Life is too short. Life smart to keep yourself alive. Live your life to the fullest and really enjoy the moments you share with others. May you always live in our hearts.



Yoga for Runners…

"It used to be that I'd eat to run-and the more I ran, the more I needed to eat. But now I run to eat. I love to eat. " Tom Fleming

What a beautiful morning today was as it started out by me awaiting on line to get into the store of Trader Joes. I had a rather productive day from the get-go: the usual chores on a Sunday morning, minus the laundry aspect, but that will be next week. So grocery shopping, cleaning out the refrigerator and defrosting the freezer (this happens about every 4 months (so it needed to be done (the first week I moved into this apartment, this was the first thing I had done!) Anyways, after that I simply went down to Chinatown and got some groceries there and headed to work. I needed to head to work to work on this month’s newsletter that is distributed every beginning of the month and it’s crunch time. I can’t believe that this month is over already…what happened!

Anyways, so I had initially signed up for this class called Yoga for Runners, where one of the instructors for Practice Yoga, also located on 14th street between 7th and 8th, was teaching this class called, Yoga for Runners. I was amazed about the amount of people that showed up and sitting down late, I was seated next to a Harrier, whom were also invited to this workout session. We chatted a bit and Becca was definitely a runner due to the observances of the black toenail that she had on her foot. (I on the other hand have been lucky to not receive any black toes and still wonder how people get them) I have lost many of toe nails, but not black toes…

Anyways, E was the instructor whom did a very great job in the sense of control and teaching the positions out for the beginners. I on the other hand am a beginner, whom started just this past week and am still learning the positions and how important it is to move from one position to the next. She patiently showed the class each and ever position, although we had to stay in some positions for a long amount of time in some poses and that was very strenuous on the muscles. Although overall it was a very great workout. I still enjoy the fact of going to my after work sessions, due to the fact of two things: One: you feel like it is a thing that releases all of your pressures from work and everything from that day to release everything. Two: you feel somewhat accomplished during the day of the work week and a after the day is done, you get to go to Yoga…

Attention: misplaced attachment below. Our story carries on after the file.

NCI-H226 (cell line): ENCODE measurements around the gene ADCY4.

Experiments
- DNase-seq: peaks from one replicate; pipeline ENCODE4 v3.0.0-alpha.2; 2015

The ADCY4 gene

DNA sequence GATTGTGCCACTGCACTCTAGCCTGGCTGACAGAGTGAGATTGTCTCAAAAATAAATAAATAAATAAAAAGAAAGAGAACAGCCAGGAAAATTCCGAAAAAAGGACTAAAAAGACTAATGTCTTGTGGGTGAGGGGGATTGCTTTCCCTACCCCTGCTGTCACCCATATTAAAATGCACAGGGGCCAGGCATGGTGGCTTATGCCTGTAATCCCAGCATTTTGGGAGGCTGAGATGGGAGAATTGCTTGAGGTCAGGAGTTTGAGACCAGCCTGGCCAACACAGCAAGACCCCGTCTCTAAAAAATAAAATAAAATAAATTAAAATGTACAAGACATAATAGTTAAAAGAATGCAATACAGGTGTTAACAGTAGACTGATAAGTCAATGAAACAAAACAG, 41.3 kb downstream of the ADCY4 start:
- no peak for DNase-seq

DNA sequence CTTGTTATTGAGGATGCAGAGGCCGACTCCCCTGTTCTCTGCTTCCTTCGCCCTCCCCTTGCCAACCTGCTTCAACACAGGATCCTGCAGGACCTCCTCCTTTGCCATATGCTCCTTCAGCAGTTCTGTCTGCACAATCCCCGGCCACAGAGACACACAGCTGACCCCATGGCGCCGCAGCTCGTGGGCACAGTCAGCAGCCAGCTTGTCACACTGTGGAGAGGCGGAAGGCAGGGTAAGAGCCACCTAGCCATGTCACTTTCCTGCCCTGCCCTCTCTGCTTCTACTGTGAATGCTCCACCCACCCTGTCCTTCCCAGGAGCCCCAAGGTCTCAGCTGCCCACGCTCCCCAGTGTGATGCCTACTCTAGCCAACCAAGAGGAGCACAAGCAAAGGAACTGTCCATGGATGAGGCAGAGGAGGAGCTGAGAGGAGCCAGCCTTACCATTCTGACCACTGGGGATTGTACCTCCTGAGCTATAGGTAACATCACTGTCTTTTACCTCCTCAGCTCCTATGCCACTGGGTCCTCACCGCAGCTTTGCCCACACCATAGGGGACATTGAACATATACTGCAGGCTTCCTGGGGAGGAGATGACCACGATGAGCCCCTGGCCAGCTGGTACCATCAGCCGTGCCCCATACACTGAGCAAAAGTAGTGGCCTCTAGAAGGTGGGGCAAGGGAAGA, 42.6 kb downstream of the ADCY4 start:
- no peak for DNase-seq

But yes, I do think it’s rather more soothing going to a smaller class as well and I do like the instructor in both cases. But I like the one I had picked due to the flow of the positions. I got to try out the Crow Pose. I was rather impressed that I could do this and it was rather fun, but utterly exhausting. It’s amazing how much you can accomplish just by doing it and being aware of your own body.

I left feeling exhausted, although there were a bunch of NY Flyers there as well as the bloggers of: Runner 26 and NY FlyGal and many more. But yes, after that...went back to work and worked a little more...although I was exhausted and took a nap on my desk...



"I go by the axiom of training that Jumbo Elliott of Villanova used: KISS - Keep It Simple, Stupid. " Marty Liquori

This is my 200th post...including the drafts that I still have to write on...NYC Marathon Expo, Chicago Marathon, NYFLY Awards Party, Austin Marathon, My take on Music devices and running, and many more that are still in my head...

Do I seriously look like a photographer? I mean while walking to work this morning I have in hand my yoga mat that I’m bringing to do Yoga for tonight’s class and IT’S SNOWING! Ok…maybe it’s Friday and maybe it’s SNOWING, which gets me excited about today, but there is this Indian gal who it walking up toward me (mind you I’m on 14th street) and she glances over and has a cell phone in hand. She glances at me like “I’m hot or cute and wants my number” (this is inner mind dialogue that is going through my head and then comes straight at me. She then asks to take a picture and I mean it’s snowing, so why not. So I do…and then walk my merry ways. A truck supply guy screams out at the gal, “Hey you want me to take a picture for you”…BUT in my own head, I’m thinking “what? Do I scream out niceness and scream out being a photography guy?” I mean I’m constantly being asked questions on different streets and what not…I mean some people ask questions to random people, but some people in their right mind profile the person that they are going to ask the question to. Weird huh?

Anyways, returned to my regular Thursday night volleyball sessions that start at 8pm (really 9pm after everything is all set up) which plays privately in a TBA location. But it’s quite intense where we play from 9pm to 1pm or 2pm…straight on games, where the level is quite challenging. It’s nice because I usually go for a 12-14 mile run before hand and then go there afterwards, my legs are completely shot afterwards but it’s a good feeling. Conditioning, good times and completely different muscle groups…that’s the best part though, since running you only use mainly your legs and certain muscles…incorporating a cross training sport or other things will keep you occupied on days off and the ability to strengthen your other body muscles.